William Hill has claimed wagering growth across all four of its divisions in the first half of 2017, although profit before interest and tax was 11% lower than the corresponding period in 2016.
However, given that there was some revenue growth (3% to £837.0m) against last year’s figures which had been boosted from the Euro 2016 tournament, and adjusted operating profit (profit before interest and tax, excluding exceptional items and other defined adjustments) was down just 1% to £129.5m, there were several reasons to be optimistic.
CEO Philip Bowcock claimed the firm had achieved ‘good progress’ against its three strategic priorities: “Our product improvements combined with improved marketing have seen both existing customers respond positively and the number of new customers start growing again during the period. As a result we are seeing good momentum building in Online’s performance.
“In Retail we made market share gains, with growth in both sports betting, despite the lack of a major international football tournament, and gaming revenues. Internationally, our US business continues to perform well and in Australia, with the upcoming Spring Carnival key to the full-year results, we are competing hard and diversifying our product range.”
Bowcock said that one of the firm’s strategic priorities was to grow its UK market share. The firm’s retail estate provides 55% of group revenue although adjusted operating profit dropped 14% to £80.9m over the period, with increased staff costs and poor sporting results cited as a cause.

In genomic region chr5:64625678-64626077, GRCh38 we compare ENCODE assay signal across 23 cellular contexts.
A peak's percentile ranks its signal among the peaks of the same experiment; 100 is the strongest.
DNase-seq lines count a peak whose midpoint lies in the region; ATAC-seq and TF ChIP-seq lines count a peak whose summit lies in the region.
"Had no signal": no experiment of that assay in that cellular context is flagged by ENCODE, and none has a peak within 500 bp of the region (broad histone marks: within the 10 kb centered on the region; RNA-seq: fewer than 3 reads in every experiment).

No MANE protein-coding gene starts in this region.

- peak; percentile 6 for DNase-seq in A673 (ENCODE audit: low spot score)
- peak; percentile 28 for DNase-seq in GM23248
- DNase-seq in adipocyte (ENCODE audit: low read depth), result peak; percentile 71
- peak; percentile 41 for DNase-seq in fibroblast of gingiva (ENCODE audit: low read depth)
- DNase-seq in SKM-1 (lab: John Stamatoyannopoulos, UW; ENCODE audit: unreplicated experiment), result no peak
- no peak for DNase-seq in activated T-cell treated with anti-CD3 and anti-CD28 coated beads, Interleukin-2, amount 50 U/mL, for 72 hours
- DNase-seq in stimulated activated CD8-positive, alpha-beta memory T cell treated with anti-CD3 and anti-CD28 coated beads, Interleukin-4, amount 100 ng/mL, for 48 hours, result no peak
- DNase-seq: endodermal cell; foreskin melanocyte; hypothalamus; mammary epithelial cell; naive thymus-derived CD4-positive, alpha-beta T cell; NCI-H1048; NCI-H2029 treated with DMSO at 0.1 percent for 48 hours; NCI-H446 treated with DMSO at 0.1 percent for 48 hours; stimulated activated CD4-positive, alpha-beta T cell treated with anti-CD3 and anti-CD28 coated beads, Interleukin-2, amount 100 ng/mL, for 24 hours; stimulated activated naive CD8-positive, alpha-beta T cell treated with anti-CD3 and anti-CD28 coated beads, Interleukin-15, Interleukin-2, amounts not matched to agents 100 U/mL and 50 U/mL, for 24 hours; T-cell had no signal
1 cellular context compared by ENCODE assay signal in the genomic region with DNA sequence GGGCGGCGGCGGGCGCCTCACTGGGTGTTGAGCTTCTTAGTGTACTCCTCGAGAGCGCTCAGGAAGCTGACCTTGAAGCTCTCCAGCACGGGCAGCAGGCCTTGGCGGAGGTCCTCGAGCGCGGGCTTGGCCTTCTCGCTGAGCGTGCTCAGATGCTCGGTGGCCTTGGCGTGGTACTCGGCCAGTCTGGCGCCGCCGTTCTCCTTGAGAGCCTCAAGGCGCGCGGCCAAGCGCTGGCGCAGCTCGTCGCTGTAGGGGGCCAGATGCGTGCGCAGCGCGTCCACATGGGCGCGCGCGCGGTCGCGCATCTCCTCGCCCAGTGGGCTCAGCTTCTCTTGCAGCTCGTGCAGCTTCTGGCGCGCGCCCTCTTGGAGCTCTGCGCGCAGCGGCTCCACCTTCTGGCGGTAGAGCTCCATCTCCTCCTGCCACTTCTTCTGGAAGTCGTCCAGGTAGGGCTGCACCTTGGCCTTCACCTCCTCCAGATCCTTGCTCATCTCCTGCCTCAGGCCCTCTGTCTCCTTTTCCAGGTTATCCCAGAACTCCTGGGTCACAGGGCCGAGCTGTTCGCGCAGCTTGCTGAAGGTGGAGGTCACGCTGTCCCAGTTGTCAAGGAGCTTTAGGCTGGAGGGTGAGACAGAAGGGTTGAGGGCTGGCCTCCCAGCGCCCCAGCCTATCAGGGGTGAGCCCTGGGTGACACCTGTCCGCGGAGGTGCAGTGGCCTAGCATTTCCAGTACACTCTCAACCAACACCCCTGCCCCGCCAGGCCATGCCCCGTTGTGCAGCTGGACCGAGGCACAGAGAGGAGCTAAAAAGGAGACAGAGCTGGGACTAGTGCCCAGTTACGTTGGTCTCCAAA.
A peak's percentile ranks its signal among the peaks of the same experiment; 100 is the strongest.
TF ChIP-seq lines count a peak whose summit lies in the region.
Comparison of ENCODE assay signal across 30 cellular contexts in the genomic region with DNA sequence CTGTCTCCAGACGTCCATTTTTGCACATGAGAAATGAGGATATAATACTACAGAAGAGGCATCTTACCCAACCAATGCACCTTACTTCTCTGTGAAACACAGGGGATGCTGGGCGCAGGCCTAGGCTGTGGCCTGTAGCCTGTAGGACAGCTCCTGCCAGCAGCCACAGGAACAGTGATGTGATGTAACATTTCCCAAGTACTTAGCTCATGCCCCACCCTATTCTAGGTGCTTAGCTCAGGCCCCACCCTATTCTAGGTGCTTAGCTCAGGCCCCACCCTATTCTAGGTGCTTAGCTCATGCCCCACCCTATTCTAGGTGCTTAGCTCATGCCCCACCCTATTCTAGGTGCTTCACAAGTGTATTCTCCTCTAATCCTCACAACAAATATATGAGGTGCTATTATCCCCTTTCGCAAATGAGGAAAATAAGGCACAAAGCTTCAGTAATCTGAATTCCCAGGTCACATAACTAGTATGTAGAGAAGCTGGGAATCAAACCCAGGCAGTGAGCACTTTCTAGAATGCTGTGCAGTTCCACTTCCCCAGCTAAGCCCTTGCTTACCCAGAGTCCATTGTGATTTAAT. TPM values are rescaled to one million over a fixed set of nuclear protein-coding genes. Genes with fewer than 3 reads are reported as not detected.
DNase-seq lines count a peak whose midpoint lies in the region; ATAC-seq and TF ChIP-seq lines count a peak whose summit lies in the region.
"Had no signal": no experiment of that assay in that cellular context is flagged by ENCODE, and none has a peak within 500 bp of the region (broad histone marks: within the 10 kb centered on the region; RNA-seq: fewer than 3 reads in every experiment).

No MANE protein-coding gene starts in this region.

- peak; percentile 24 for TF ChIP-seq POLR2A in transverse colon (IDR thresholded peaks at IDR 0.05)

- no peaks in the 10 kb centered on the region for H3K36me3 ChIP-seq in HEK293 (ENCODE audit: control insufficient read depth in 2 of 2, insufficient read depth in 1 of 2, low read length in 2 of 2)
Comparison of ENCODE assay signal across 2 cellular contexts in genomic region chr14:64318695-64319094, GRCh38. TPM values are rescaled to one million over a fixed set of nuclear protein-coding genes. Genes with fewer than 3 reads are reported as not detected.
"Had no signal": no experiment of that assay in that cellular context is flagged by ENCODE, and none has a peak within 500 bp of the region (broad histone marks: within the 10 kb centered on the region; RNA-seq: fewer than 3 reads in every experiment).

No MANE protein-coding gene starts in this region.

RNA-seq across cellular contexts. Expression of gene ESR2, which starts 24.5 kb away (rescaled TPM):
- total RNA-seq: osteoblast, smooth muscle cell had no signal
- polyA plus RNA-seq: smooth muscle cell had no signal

While sportsbook net revenue was down 7%, removing the impact of Euro 2016 out of last year’s figures would have seen growth of 3%. Revenues from gaming machines was once again up, by 3% to £250.1m. FOBTs accounted for 54% of revenues in the retail space for the first half of 2017 and, given they are currently threatened by the DCMS’ triennial review, it is a bad time for the firm to be even more dependent on them. It is little wonder that the firm is investing in its own SSBT product and working on enhancing its omni-channel offering.
The company added: “The gross win margin, towards the lower end of our guided range of 17% to 18% for the year as a whole, was impacted by volatile sporting results across horseracing and football. The period saw favourable results from the Tier 1 Cheltenham Festival and Royal Ascot, which softened the impact of the lower margin Tier 2 and Tier 3 results as well as a poorer Aintree festival. Football results were strong at the start of 2017 but very poor towards the end of the season across domestic and European leagues.”
Online in the UK had a little more to be positive about. During the period, Online grew UK amounts wagered 13% and UK gaming net revenue 9%. Looking at the UK performance for the year up to Week 23 (prior to overlapping the peak prior year EURO 2016 trading period), Online delivered amounts wagered up 15%, gaming net revenue up 8%, new accounts up 5% and active customers up 7%. William Hill believes these are at or above market growth rates.
Bowcock added: “Earlier in the year we targeted £40m of annualised savings as part of our transformation programme and we are on track to deliver this by the year-end. In addition to these savings, the programme has sparked initiatives to further improve our products and customer experience, accelerate our top-line growth and increase efficiency. We are confident about delivering a good outturn in 2017 and beyond.”